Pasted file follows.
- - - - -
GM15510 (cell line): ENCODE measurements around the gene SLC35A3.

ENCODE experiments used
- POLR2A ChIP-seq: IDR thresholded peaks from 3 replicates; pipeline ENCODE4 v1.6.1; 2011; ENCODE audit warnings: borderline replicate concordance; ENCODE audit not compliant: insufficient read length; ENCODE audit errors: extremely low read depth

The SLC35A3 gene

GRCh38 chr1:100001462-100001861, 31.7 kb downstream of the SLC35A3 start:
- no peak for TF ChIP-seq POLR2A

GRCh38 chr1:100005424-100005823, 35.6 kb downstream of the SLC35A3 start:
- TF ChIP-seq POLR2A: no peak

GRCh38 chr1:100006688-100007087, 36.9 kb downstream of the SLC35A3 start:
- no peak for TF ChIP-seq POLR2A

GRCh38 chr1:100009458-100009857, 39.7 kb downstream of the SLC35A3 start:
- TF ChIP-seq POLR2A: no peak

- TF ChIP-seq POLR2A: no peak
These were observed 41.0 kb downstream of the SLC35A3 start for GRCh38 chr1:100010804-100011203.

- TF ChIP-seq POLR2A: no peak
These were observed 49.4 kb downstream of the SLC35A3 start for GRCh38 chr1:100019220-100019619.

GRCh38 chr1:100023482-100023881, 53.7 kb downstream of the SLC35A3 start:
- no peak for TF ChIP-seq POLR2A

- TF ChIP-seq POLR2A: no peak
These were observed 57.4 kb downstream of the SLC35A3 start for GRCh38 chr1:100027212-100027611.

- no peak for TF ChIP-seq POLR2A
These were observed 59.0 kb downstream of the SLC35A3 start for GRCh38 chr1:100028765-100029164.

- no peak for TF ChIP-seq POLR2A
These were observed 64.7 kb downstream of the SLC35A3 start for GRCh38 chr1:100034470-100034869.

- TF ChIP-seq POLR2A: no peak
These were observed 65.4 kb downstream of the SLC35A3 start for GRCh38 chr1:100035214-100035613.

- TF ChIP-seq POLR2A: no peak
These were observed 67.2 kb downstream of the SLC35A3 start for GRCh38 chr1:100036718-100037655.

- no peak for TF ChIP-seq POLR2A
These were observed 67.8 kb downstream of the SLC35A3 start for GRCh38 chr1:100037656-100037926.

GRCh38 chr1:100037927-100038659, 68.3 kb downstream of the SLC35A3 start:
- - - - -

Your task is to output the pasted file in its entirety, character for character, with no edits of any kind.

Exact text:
GM15510 (cell line): ENCODE measurements around the gene SLC35A3.

ENCODE experiments used
- POLR2A ChIP-seq: IDR thresholded peaks from 3 replicates; pipeline ENCODE4 v1.6.1; 2011; ENCODE audit warnings: borderline replicate concordance; ENCODE audit not compliant: insufficient read length; ENCODE audit errors: extremely low read depth

The SLC35A3 gene

GRCh38 chr1:100001462-100001861, 31.7 kb downstream of the SLC35A3 start:
- no peak for TF ChIP-seq POLR2A

GRCh38 chr1:100005424-100005823, 35.6 kb downstream of the SLC35A3 start:
- TF ChIP-seq POLR2A: no peak

GRCh38 chr1:100006688-100007087, 36.9 kb downstream of the SLC35A3 start:
- no peak for TF ChIP-seq POLR2A

GRCh38 chr1:100009458-100009857, 39.7 kb downstream of the SLC35A3 start:
- TF ChIP-seq POLR2A: no peak

- TF ChIP-seq POLR2A: no peak
These were observed 41.0 kb downstream of the SLC35A3 start for GRCh38 chr1:100010804-100011203.

- TF ChIP-seq POLR2A: no peak
These were observed 49.4 kb downstream of the SLC35A3 start for GRCh38 chr1:100019220-100019619.

GRCh38 chr1:100023482-100023881, 53.7 kb downstream of the SLC35A3 start:
- no peak for TF ChIP-seq POLR2A

- TF ChIP-seq POLR2A: no peak
These were observed 57.4 kb downstream of the SLC35A3 start for GRCh38 chr1:100027212-100027611.

- no peak for TF ChIP-seq POLR2A
These were observed 59.0 kb downstream of the SLC35A3 start for GRCh38 chr1:100028765-100029164.

- no peak for TF ChIP-seq POLR2A
These were observed 64.7 kb downstream of the SLC35A3 start for GRCh38 chr1:100034470-100034869.

- TF ChIP-seq POLR2A: no peak
These were observed 65.4 kb downstream of the SLC35A3 start for GRCh38 chr1:100035214-100035613.

- TF ChIP-seq POLR2A: no peak
These were observed 67.2 kb downstream of the SLC35A3 start for GRCh38 chr1:100036718-100037655.

- no peak for TF ChIP-seq POLR2A
These were observed 67.8 kb downstream of the SLC35A3 start for GRCh38 chr1:100037656-100037926.

GRCh38 chr1:100037927-100038659, 68.3 kb downstream of the SLC35A3 start: